Wind turbine test facility to be built on the Eastern Shore
- October 13, 2011
An international joint venture is planning to build a wind turbine testing and certification facility on Virginia’s Eastern Shore in what is seen as a next step in launching an offshore wind industry in Hampton Roads.
The project, known as Poseidon Atlantic, will be designed to test and certify turbines as tall as 750 feet and will be located in Northampton County. The project is a private-sector initiative with support from Virginia agencies and Northampton. It’s expected to create 20 to 25 jobs over the next two years.
“This is the perfect interim step between where we are now and the offshore development construction in Hampton Roads,” said Paul Vosbeek, co-founder of Poseidon Atlantic and Real NewEnergy, one of the companies involved in the project. “It allows supply chain manufacturers and construction companies to come together and do some development work in preparation for a larger offshore development in the region.”
Poseidon Atlantic would be a full-testing and certification facility for up to 10 wind turbines. It would be able to test both onshore and offshore wind turbines, used in the generation of electricity. a
Vosbeek said the Eastern Shore was chosen because of sustained wind in the area, available space, proximity to the Port of Virginia and a recent ordinance passed by the Northampton County Board of Supervisors that would allow a testing facility for turbines of up to 750 feet. Vosbeek said the group already was already looking at the area and worked with the supervisors to design the ordinance.
“The local government was very supportive,” Vosbeek said.
In announcing the project last night during a dinner for potential stakeholders, Virginia Lt. Gov. Bill Bolling said it has “huge potential for Virginia. If this industry takes root and matures, we could create thousands of new jobs in manufacturing, construction, logistics, operations and maintenance activities.”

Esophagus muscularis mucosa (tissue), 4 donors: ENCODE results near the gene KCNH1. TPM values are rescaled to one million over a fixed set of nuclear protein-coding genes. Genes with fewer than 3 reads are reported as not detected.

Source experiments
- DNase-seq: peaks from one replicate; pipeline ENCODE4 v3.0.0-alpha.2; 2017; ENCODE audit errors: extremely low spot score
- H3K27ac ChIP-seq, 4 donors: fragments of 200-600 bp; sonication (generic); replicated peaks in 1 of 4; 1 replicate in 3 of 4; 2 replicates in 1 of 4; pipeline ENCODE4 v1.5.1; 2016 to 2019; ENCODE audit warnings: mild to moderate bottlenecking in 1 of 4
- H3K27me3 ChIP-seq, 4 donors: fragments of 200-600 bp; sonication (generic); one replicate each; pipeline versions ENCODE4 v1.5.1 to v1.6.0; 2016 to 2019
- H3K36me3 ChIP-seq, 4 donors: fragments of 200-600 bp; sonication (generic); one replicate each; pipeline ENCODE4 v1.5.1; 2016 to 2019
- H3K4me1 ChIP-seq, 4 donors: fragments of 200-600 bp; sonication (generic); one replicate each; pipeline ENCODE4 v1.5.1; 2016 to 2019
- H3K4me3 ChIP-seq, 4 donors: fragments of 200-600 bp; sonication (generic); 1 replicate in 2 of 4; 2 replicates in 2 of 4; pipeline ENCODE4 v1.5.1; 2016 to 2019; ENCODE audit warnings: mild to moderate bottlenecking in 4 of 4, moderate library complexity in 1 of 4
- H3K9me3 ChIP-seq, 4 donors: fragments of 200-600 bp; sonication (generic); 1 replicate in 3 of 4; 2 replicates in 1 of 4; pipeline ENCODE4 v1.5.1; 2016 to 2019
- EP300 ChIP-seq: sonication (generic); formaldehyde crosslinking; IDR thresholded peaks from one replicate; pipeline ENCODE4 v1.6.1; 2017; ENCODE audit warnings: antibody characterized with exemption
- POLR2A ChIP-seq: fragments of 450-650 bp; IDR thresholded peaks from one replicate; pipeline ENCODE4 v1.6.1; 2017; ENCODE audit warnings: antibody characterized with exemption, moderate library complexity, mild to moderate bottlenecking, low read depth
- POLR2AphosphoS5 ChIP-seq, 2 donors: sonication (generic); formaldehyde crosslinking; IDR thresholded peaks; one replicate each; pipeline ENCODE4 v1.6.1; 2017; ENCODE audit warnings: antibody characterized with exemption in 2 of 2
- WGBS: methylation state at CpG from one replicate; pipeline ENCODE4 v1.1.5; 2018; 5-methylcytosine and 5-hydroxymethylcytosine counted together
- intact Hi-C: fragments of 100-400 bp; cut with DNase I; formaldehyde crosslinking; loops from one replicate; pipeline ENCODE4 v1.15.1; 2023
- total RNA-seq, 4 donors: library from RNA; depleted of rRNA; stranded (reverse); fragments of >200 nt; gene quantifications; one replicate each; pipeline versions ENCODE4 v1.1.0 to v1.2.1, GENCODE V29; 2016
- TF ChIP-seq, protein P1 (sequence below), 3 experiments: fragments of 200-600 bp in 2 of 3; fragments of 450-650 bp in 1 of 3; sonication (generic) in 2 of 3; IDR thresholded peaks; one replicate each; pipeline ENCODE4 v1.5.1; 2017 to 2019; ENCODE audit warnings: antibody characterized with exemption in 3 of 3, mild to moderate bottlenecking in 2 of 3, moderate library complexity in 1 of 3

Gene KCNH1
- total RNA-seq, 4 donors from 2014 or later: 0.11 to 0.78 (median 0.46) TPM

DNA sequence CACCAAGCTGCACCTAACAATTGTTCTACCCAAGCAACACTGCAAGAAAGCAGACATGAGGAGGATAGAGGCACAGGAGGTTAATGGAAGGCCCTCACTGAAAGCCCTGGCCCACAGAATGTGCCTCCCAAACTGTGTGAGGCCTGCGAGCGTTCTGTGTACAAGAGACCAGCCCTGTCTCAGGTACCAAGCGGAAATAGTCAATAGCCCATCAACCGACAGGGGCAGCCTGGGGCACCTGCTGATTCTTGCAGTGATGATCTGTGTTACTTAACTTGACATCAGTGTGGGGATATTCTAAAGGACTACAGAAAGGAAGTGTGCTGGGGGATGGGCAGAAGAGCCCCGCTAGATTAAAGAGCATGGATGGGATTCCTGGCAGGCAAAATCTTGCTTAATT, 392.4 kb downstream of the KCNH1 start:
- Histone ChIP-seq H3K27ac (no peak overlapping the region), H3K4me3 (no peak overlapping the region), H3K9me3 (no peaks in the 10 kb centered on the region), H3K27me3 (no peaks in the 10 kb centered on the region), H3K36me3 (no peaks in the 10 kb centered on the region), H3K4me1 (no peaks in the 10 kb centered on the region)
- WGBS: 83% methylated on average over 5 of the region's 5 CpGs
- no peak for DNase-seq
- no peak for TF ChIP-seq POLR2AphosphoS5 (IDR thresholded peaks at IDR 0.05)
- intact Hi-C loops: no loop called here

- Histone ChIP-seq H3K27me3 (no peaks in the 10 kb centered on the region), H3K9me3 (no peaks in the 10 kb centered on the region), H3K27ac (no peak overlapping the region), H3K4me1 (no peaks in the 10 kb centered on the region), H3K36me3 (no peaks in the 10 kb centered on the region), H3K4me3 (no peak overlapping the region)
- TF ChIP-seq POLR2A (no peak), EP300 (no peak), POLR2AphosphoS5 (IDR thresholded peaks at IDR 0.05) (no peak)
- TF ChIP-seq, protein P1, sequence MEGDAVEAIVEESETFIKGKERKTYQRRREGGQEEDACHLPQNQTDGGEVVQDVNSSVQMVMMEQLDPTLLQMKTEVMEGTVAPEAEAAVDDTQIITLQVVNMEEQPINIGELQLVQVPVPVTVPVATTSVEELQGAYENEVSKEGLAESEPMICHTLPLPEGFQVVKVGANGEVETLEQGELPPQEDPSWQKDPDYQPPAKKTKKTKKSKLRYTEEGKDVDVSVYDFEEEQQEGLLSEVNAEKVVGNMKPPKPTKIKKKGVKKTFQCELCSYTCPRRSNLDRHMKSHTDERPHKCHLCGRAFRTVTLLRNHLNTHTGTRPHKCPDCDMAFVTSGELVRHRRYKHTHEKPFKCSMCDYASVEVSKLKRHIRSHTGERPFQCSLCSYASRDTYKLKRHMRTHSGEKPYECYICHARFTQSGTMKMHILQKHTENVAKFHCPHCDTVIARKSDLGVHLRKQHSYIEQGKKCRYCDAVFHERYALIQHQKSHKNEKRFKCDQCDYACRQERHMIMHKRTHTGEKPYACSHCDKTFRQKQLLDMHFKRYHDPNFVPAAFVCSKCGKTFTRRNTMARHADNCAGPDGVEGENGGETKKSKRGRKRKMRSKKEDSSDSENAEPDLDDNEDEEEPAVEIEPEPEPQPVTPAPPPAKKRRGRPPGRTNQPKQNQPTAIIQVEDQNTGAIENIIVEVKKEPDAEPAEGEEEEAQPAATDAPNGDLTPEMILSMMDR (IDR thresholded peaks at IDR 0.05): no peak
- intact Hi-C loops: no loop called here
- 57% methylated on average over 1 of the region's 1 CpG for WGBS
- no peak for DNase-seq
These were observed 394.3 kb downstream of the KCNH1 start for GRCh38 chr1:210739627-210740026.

Poseidon Atlantic hopes to begin construction on the facility in the third or fourth quarter of 2012. The development phase would cost about $1.5 million and construction between $5 million and $7.5 million. “After a turbine has been certified it can be commercially marketed,” Vosbeek said. The testing and certification is the final step of a manufacturer’s research and development phase, Vosbeek said. “No bank or investor will invest in a wind project that does not have certified turbines.”
The group’s private partners include: Real NewEnergy, headquartered in Rockville, Md., a sustainable energy consultant; Ecofys, a Dutch company that has developed more than 20 offshore wind projects; and Fugro, a Dutch firm that provides geotechnical engineering and has been part of more than 100 offshore wind projects in Europe.
A number of public-sector groups are supporting the project, including the Virginia Department of Mines, Minerals and Energy, the Virginia Economic Development Partnership, the Virginia Port Authority, Northampton County and the Royal Netherlands Embassy.